Clara Serifby Rostislav Vaněk
When working on a school project in 2009, I asked myself the following question: Is it possible for a typeface to express some sort of national character? Is there really anything such as Czech tradition? Can a typeface with such characteristics be drawn? Where to start, when considering how few typefaces came to life in our country in the past 100 years, and only handful of these were ever implemented? Still, I found some inspiration: Preissig's Antikva, Menhart’s Figural, Fairfield by Czech typographer Rudolf Růžička working in the USA, and Týfa's Antikva.
Do these typefaces have anything in common? All of them were drawn with utmost care as letters for book setting. All of them feature solid, well-drawn serifs, which lend them the air of sturdy confidence. They do not succumb to fleeting trends of fashion and they cannot be easily put side by side with their counterparts from the USA and Europe. All of them were designed in an era when implementation of type was still extremely demanding; thus, the authors did not even consider that their typefaces could be implemented for large sizes in great families with numerous weights and styles.
Originally, I drew the typeface as the core element of the visual identity of the Charles University in Prague. The character set was to include a number of glyphs and acronyms from arts and sciences, Greek alphabet and cyrillics. The character set was conceived as extremely useful and exceptional in its broad scope. The typeface has a number of serif and sans serif styles, including italics. It has full set of small caps, large number of numerals and numerous extra glyphs.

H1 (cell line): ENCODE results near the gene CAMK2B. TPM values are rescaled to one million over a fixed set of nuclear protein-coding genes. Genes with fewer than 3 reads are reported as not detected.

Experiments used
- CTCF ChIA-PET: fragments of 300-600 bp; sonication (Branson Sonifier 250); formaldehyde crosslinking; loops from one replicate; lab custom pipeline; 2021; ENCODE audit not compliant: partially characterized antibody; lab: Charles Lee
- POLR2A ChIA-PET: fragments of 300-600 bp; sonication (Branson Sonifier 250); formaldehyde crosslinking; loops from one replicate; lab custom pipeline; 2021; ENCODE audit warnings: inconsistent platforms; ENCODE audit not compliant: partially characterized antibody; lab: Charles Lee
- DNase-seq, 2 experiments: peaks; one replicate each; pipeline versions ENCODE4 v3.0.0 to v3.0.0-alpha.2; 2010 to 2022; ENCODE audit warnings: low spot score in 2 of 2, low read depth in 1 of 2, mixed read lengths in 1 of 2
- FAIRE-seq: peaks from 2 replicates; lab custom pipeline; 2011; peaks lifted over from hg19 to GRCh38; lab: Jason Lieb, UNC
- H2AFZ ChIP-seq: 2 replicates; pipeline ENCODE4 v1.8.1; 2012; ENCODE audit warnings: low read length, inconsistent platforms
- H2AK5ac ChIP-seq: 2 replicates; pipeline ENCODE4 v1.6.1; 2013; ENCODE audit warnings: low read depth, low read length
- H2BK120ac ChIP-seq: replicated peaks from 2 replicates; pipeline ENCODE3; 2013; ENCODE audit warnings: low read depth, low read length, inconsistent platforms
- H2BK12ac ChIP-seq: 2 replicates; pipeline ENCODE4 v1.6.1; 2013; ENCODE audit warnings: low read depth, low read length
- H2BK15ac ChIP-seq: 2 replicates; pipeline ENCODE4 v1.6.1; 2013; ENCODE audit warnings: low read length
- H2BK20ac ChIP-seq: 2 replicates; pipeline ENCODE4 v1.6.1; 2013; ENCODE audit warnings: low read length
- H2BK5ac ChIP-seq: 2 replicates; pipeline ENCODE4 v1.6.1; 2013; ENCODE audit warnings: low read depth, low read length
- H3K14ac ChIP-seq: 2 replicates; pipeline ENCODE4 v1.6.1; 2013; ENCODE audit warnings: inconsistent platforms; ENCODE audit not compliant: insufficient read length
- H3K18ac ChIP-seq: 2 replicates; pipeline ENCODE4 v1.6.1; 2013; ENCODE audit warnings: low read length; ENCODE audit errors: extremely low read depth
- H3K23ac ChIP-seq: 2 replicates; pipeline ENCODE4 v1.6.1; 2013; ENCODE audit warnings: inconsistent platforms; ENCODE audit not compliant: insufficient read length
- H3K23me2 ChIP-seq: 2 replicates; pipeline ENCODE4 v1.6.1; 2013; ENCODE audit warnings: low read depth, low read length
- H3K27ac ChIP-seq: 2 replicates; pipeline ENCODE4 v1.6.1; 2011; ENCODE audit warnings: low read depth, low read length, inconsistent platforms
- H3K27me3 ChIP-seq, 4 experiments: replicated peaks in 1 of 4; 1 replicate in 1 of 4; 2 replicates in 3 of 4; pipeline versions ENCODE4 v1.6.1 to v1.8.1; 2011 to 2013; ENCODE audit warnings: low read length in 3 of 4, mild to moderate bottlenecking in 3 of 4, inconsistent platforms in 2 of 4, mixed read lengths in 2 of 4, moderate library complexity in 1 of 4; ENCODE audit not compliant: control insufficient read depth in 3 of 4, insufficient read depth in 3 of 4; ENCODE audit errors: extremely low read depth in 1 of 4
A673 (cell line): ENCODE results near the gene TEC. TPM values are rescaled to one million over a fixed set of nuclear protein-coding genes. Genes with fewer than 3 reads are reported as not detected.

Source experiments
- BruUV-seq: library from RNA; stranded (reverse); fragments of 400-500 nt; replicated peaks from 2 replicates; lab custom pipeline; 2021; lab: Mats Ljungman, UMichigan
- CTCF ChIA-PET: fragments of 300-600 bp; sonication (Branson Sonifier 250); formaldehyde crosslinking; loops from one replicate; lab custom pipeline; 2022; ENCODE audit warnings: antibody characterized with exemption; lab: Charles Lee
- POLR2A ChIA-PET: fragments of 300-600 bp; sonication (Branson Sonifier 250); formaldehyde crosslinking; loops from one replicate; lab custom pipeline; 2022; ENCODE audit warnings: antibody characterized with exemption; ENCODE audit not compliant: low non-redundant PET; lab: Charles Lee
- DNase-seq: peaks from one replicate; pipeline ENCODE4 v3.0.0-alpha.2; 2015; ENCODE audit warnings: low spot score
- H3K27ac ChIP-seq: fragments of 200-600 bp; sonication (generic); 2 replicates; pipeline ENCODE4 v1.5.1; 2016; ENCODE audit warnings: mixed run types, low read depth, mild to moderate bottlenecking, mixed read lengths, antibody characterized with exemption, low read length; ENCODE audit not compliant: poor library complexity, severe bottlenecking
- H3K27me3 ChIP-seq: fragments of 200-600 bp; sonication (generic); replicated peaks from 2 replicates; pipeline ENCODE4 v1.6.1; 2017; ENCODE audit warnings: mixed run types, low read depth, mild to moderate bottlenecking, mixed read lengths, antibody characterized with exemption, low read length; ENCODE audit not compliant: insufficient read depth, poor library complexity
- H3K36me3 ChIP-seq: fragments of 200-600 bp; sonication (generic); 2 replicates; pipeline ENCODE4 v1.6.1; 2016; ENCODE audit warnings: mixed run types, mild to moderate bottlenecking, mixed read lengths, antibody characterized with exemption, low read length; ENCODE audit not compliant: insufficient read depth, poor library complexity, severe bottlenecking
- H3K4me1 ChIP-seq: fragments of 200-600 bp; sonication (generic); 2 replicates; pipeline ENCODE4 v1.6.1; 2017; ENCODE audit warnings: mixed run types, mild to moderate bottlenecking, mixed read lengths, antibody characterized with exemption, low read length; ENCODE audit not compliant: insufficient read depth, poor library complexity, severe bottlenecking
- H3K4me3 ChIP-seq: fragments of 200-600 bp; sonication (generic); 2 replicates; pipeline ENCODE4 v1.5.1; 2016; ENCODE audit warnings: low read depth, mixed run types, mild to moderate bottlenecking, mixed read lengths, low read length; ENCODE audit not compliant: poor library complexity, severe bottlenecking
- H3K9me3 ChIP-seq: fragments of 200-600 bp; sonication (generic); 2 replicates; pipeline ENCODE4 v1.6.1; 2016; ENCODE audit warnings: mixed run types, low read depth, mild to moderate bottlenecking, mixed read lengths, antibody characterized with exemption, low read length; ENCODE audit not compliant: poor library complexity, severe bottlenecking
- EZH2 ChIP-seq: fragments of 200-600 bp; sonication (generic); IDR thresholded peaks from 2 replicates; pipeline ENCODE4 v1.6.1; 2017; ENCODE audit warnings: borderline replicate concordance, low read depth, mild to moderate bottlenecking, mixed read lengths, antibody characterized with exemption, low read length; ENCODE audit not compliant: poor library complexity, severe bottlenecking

The model for digitalisation was drawn on tracing paper. Its transparency did not matter as much as its surface, ideal for drawing with the Rotring pen and suitable for correcting with the OLFA scratching knife. From the beginning, I tried to draw the letters as small as possible, so that the similarities in shapes of letters would stand out. Where necessary, I corrected the letters in larger sizes. The outlines were always filled in to better see the colour of each of the characters. Elements such as the exact thickness of cuts was left to digitalisation. For me, the most important element was the style of the typeface in book sizes, rather than extravagant shapes apparent in larger sizes. When drawing a typeface, endless possibilities come to mind. I tried to avoid them, even when paying for it with strict, austere character of the letter. I hope the reader will forgive me my choice.
In summer 2011, I asked František Štorm, the most relevant expert of all, to take on the task of digitalising my drawings. I was shy when asking for this – František has hundreds of alphabets in his records, and he digitalises the works of true masters – Preissig, Týfa, Rathouský, Solpera. He was kind enough to accept my request.
Rostislav Vaněk, April 2012